Within the domain of indie games, one of the most interesting genres has games where gameplay is seamlessly interwoven with cultural relevance and history. Skábma – Snowfall is one such title, and is currently being developed by Red Stage Entertainment, who are getting it ready for a release later this month.
We had the pleasure of playing an early build of the game, which focuses on the Sámi culture in the north of Europe – their relationship with nature and their beliefs in the spirit world, which intersect with an adventure-filled story in a full campaign. With a mix of puzzle, 3D action adventure gameplay and narrative-driven storytelling, it’s one to watch.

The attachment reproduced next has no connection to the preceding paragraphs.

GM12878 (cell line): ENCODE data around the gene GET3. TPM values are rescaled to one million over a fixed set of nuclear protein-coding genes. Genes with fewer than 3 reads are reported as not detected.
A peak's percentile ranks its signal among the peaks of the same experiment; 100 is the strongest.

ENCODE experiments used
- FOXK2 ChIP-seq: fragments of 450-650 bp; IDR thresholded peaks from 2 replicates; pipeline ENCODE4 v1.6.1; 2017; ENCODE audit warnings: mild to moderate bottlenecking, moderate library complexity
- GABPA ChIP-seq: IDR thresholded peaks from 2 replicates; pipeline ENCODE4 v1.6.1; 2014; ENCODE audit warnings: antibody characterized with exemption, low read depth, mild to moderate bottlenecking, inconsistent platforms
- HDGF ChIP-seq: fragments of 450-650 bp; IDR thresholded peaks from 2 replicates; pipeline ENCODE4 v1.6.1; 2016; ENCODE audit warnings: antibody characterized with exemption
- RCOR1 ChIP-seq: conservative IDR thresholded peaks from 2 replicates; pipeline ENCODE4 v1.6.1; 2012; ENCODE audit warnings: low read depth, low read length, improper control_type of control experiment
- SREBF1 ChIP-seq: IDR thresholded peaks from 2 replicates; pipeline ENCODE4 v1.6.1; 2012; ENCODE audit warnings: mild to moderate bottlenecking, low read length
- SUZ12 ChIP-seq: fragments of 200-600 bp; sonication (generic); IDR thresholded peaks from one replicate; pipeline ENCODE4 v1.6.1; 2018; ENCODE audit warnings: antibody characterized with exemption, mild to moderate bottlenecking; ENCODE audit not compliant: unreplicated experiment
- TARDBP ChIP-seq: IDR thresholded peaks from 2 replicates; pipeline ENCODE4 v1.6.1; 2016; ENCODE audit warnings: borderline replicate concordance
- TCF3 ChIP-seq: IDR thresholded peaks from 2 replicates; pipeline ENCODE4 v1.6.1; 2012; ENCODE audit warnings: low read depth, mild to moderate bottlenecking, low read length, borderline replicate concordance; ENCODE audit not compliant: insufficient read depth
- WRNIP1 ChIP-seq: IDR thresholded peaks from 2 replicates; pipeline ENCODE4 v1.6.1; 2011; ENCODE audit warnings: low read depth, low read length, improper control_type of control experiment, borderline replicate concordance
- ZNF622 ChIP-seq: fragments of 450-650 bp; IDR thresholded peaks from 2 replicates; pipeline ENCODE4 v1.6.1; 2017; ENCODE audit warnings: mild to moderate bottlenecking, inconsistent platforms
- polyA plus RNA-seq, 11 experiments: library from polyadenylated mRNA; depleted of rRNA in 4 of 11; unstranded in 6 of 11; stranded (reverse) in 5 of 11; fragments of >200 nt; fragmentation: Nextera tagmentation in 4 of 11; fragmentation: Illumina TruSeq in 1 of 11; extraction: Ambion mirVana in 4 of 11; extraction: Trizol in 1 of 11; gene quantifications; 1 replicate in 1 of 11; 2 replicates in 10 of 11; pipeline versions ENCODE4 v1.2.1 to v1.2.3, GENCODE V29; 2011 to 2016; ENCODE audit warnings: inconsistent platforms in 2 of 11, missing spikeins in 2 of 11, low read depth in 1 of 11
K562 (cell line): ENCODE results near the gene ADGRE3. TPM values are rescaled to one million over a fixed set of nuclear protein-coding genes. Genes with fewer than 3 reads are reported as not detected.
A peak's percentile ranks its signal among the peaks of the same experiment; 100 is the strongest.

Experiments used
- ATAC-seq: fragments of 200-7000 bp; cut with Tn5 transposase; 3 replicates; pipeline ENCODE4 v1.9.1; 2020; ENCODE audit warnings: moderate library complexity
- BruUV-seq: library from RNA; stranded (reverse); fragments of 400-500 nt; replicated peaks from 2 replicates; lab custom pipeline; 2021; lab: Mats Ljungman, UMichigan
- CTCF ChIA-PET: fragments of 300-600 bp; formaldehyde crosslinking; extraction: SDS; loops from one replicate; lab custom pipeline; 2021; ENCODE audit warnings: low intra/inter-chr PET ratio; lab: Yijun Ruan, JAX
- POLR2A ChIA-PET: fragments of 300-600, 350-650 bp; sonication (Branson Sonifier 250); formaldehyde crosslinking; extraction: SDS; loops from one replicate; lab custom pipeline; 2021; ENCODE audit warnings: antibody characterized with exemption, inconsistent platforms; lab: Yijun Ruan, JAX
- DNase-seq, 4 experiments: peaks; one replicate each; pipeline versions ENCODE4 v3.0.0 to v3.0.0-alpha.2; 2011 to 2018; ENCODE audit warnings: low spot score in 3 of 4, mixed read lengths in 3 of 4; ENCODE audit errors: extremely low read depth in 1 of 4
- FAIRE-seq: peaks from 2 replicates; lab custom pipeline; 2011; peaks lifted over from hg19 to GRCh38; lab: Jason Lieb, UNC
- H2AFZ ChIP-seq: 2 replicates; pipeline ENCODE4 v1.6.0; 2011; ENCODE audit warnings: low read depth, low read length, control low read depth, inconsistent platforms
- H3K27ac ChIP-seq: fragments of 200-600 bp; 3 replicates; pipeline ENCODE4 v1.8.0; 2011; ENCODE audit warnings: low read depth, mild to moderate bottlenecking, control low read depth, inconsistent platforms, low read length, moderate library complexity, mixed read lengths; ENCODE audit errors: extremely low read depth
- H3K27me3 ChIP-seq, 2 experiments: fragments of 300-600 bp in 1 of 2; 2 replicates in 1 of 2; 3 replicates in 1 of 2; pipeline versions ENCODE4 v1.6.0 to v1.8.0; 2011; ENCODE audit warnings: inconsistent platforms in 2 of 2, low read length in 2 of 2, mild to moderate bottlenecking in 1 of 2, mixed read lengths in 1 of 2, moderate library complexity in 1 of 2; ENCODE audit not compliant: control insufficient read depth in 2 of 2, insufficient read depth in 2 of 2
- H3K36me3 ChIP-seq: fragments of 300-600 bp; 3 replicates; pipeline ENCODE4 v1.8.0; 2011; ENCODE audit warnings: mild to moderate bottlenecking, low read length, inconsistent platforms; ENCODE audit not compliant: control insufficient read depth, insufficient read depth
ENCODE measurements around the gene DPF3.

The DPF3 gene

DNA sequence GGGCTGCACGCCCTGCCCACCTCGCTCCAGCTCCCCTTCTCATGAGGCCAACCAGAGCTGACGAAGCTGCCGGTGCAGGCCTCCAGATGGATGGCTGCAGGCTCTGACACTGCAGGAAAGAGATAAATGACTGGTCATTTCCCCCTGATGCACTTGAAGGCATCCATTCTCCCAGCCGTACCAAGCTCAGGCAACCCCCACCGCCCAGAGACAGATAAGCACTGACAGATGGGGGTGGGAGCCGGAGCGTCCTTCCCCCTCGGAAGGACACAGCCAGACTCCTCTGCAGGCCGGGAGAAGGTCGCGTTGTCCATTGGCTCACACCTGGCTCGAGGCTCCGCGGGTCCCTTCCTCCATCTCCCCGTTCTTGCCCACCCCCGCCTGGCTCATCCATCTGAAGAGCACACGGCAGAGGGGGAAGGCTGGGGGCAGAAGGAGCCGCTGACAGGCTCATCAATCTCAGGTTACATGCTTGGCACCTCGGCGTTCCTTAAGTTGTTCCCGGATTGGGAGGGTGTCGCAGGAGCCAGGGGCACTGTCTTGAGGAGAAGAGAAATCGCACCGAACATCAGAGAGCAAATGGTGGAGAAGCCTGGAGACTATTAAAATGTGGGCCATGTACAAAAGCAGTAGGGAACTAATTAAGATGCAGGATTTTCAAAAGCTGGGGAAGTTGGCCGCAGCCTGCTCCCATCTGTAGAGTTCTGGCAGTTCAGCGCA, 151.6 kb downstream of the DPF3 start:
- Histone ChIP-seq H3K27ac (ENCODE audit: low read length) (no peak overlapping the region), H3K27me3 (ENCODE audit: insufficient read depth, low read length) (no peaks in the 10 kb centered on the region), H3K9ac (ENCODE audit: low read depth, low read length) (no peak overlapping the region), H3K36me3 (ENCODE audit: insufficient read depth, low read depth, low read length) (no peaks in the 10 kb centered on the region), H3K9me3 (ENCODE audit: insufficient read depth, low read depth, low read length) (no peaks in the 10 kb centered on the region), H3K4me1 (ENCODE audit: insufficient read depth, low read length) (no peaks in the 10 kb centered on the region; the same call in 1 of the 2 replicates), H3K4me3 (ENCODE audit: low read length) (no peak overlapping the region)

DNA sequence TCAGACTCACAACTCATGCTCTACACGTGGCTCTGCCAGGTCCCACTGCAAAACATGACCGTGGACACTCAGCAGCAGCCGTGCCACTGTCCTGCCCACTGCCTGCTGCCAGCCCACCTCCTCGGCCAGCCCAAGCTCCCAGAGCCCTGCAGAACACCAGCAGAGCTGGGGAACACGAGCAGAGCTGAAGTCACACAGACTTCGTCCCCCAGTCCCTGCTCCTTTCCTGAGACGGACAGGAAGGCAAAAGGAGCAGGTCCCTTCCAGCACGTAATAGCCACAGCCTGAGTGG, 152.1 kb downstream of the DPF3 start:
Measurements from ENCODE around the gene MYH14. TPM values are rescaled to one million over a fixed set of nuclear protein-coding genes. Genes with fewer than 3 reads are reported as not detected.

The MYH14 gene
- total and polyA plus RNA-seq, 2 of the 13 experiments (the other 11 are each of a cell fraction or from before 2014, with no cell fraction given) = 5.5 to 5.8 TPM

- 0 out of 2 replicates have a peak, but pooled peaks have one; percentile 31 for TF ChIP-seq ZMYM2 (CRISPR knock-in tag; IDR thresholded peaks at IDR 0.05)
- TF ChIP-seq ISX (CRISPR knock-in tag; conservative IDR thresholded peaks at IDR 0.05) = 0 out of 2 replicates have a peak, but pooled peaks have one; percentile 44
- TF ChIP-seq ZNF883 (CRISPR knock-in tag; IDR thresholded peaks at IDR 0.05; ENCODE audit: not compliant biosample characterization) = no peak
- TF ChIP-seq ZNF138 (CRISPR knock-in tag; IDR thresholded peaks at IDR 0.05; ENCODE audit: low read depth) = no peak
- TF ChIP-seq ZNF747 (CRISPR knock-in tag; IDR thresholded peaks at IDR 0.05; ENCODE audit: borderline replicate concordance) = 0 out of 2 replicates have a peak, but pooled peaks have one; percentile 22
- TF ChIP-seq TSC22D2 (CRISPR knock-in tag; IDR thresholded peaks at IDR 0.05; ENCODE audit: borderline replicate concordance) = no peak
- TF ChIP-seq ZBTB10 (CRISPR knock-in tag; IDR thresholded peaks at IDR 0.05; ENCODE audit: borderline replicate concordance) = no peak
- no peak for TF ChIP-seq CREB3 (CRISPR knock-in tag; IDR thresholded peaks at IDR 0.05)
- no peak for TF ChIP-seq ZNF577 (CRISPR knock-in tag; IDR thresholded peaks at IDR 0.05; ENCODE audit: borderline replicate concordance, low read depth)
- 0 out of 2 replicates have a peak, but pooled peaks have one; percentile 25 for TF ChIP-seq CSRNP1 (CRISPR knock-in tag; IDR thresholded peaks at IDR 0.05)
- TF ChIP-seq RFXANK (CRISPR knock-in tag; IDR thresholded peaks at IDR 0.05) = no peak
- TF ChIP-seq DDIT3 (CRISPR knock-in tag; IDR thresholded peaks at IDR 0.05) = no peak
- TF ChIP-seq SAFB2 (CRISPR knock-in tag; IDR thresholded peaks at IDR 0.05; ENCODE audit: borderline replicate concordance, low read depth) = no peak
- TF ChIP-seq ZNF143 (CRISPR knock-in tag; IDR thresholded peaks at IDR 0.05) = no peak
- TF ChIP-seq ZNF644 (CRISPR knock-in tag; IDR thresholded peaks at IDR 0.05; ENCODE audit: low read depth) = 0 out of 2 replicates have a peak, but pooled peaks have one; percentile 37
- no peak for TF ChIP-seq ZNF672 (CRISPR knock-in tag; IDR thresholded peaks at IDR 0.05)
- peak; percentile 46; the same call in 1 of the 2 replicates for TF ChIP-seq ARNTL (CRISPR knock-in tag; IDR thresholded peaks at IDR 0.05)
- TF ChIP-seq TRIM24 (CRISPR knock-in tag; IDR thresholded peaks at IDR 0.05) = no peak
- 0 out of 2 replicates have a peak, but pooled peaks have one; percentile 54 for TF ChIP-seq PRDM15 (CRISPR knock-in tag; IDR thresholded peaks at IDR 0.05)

We got in touch with Sahin Cengiz, director and designer at Red Stage Entertainment, as well as Marjaana Auranen, whose Sámi name is Eira-Teresá Joret Mariánná and who acts as a writer for Skábma. Here are their insights..
Even though people might not know it, Sámi culture can still be seen out in the world today – what are some good examples of this?
Sahin: Sámi culture has been visible in some of the popular animations in recent years, like Klaus and Frozen 1 & 2. Also there have been successful feature films like Sami Blood to present Sámi history and stories in the media.
Marjaana: Presentation in media, in our own terms and by our own people, is something that has happened just very recently but things are getting better, thanks to International Sámi Film Institutet (ISFI) that supports indigenous sámi filmmakers and scriptwriters.
Sámi culture will be unfamiliar to a lot of people – what are some of the central elements to their culture that we can expect to see in the game?